Like many others, I cried watching videos of trucks full of vaccine shipments leaving Kalamazoo, Michigan— just sixty miles down the road from South Bend. This moment— the beginning of what has turned into an unfortunately complex vaccine rollout— marked the very beginning of the end of what has been a long nightmare. It was an inspiring testament to the human spirit, a breath of relief, and a sign that our loved ones will be safe again soon. 

A recent viral meme begins with the prompt “When I’m vaccinated the first thing I’ll do is—” followed by something fun but germy, like “Lick the rides at Disney World” or “Kiss all my friends on the lips.” People delight in fantasizing—whether comically or seriously—about a future that seemed so uncertain a short time ago. 

The mythical moment contained in the lament, “When all this is over,” has served as a touchstone and light at the end of the tunnel throughout the pandemic. “I look forward to getting a beer with you— when all this is over.” “When all this is over, we should grab coffee.” I can’t wait to meet my nephew when all this is over.

To me, these ruminations seem simultaneously distant and redundant, because I’m already vaccinated.  Though I am young, and not high-risk, I am a participant in the Oxford/AstraZeneca vaccine trial. Thus, I find myself in a unique position to offer early reflections about what the arrival of the vaccine means. 

Most of all, I fear that when this is all over for all of us, we will not remember what we learned.

I hope to remember the slowness of this year, and the value of taking a long walk. I hope I will remember all those nights I spent alone, reading, and what I read.

I hope to remember that in this difficult and painful time, I learned to grieve. I learned to be enraged. I learned that speaking out for justice is always right. I learned about my responsibilities towards others. I learned that I love being alone, but I also learned how desperately I love companionship. Many of us may have lost loved ones, lost jobs, lost opportunities, were sent home from study abroad, graduated online, and had plenty to grieve as well.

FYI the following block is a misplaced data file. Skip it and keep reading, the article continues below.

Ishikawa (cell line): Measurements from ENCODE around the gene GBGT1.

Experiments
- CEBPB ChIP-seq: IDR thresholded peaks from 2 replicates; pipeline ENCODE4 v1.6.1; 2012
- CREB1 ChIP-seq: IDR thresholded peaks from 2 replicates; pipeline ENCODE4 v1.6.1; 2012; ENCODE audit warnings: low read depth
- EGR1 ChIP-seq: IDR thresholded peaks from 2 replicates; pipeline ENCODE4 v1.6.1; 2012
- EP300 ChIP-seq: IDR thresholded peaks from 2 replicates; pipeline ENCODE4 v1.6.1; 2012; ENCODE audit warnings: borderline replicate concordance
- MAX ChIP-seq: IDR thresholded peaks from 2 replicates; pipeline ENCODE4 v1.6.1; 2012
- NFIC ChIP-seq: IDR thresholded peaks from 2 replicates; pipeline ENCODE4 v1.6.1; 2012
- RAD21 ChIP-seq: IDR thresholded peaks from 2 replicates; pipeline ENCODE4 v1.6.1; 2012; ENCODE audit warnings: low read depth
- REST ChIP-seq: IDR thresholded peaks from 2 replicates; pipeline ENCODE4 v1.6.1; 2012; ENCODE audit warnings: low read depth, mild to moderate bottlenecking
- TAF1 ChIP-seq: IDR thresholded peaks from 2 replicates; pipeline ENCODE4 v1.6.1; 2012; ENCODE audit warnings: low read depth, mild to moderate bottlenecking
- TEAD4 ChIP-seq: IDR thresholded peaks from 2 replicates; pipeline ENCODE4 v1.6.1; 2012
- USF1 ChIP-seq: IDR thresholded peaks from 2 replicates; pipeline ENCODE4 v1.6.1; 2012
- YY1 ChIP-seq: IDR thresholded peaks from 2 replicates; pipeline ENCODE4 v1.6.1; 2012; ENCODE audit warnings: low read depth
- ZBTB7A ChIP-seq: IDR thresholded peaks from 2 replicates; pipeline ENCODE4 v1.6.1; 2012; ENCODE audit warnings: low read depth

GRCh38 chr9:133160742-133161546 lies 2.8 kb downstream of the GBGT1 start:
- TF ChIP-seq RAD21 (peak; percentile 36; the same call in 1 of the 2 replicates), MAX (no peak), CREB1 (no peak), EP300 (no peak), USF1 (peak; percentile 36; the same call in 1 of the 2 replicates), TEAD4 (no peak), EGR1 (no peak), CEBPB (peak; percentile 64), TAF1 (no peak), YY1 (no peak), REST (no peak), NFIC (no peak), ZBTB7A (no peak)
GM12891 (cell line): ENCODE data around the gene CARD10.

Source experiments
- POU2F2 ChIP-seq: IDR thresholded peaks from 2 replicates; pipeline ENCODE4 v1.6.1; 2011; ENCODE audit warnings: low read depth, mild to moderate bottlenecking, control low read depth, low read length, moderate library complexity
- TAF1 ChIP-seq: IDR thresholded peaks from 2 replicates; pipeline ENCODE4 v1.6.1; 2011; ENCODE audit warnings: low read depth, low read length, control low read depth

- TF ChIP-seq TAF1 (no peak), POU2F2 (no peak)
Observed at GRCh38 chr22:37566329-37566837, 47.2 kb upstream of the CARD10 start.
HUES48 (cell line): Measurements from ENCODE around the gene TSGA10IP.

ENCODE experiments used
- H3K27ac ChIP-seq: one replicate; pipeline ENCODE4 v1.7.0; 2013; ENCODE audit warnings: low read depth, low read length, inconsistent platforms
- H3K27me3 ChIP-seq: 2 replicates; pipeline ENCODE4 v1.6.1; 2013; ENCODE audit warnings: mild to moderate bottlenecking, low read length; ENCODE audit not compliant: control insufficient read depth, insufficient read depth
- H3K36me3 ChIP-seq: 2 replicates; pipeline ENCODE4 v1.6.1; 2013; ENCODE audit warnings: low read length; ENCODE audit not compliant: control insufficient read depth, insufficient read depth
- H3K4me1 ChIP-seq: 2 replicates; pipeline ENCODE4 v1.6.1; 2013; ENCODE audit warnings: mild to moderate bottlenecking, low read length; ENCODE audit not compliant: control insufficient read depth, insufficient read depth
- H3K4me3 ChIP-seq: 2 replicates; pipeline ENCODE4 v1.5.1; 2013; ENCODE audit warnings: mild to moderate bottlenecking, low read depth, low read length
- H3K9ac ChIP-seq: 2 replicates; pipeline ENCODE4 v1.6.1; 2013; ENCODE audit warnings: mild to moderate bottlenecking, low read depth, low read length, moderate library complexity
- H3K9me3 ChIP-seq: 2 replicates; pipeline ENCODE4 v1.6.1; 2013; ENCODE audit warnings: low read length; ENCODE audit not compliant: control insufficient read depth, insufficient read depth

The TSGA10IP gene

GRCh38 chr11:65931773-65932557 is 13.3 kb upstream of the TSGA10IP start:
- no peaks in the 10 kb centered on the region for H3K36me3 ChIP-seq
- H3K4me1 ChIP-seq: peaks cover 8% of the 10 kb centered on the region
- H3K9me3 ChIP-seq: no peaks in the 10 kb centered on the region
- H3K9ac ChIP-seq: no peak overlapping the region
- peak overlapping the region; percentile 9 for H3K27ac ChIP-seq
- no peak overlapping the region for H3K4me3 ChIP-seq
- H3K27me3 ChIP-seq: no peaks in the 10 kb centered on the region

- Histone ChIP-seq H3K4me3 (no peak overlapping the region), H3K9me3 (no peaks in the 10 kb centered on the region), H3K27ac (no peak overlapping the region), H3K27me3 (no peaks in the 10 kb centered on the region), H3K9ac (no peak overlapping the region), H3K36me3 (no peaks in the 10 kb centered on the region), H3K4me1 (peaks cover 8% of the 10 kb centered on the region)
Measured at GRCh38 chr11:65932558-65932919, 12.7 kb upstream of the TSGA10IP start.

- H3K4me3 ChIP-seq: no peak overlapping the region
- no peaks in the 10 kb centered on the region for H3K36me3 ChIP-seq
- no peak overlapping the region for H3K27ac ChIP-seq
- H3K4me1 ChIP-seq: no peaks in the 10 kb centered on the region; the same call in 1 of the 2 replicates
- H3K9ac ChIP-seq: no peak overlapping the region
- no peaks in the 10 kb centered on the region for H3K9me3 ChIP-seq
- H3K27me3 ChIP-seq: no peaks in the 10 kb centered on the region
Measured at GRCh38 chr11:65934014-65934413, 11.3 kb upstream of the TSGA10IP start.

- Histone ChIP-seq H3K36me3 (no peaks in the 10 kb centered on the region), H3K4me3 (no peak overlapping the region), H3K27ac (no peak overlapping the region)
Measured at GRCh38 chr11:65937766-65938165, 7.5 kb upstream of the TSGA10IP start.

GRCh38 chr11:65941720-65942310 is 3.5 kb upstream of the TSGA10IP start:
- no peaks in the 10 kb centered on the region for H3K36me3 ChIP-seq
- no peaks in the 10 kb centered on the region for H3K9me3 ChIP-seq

Having difficult conversations about mask-wearing and COVID-safe habits taught me to communicate about consent with greater confidence and surety. The protests for racial justice after the murder of George Floyd taught me about the urgency of standing in solidarity with Black people and other oppressed groups. The mental health and financial crises experienced by many in my life, including myself, taught me the importance of mutual aid. 

The grindstone of corporate capitalism continuing, relentless, while hundreds of thousands of Americans died from COVID-19, from hunger, from joblessness, and from mental health crises, taught me that we do not live in a humane society and that something must change. 

This is COVID-19’s most essential lesson, and it is also the one I suspect will be the most quickly forgotten.

When the vaccine comes, we must remember that our society did not have to allow millions of people to become infected in the ten months between the arrival of COVID-19 in the United States and the development of the vaccine. America experienced staggeringly high numbers of COVID-19 infections and deaths, well beyond any other country, because our institutions and many of our peers did not make public health decisions that worked. Our government and other powerful structures did not educate the public about the importance of mask-wearing, did not give adequate crisis relief to allow people to stay home, sowed misinformation and mistrust, and reaped staggering numbers of deaths. America would not pause the pace of modern life—only ten months would have been adequate to save the lives of our parents and grandparents.